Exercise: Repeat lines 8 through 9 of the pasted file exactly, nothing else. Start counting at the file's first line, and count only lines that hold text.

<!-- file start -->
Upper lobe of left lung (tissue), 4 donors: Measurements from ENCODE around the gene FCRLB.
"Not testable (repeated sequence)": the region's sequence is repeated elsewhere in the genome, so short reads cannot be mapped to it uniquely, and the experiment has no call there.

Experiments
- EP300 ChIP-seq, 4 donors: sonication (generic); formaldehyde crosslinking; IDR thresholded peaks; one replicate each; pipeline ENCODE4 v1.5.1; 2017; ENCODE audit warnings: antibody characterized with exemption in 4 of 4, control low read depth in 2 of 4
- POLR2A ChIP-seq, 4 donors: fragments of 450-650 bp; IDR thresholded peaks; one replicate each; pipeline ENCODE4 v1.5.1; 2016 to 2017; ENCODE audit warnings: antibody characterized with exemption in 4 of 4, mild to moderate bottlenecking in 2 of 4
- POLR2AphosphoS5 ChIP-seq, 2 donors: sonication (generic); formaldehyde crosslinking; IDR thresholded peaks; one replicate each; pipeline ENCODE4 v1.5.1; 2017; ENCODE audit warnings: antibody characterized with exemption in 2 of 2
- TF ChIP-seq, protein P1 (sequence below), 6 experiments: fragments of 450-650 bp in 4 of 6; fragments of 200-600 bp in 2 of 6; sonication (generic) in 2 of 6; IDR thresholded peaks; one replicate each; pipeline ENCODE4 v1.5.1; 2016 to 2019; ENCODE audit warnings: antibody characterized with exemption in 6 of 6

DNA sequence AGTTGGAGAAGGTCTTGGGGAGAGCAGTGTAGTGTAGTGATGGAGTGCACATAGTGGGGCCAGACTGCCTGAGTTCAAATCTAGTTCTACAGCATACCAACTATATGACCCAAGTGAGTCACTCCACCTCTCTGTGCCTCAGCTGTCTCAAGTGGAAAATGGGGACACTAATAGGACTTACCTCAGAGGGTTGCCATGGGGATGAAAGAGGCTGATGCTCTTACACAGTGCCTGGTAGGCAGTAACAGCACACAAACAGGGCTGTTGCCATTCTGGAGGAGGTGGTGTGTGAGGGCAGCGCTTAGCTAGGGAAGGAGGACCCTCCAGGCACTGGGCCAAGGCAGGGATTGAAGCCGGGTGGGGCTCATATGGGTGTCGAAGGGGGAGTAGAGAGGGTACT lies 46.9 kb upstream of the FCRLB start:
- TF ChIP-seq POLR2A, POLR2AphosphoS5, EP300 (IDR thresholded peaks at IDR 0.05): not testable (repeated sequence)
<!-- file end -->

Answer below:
DNA sequence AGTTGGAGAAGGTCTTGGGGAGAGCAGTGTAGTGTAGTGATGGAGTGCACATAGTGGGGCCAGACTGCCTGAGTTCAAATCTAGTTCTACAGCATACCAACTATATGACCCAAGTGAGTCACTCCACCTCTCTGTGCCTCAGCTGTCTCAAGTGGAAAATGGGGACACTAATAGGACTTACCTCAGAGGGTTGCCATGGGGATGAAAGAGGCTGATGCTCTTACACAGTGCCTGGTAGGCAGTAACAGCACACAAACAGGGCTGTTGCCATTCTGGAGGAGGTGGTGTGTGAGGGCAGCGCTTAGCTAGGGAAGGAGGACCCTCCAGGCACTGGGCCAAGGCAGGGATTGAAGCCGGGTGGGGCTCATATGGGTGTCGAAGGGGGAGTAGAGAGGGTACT lies 46.9 kb upstream of the FCRLB start:
- TF ChIP-seq POLR2A, POLR2AphosphoS5, EP300 (IDR thresholded peaks at IDR 0.05): not testable (repeated sequence)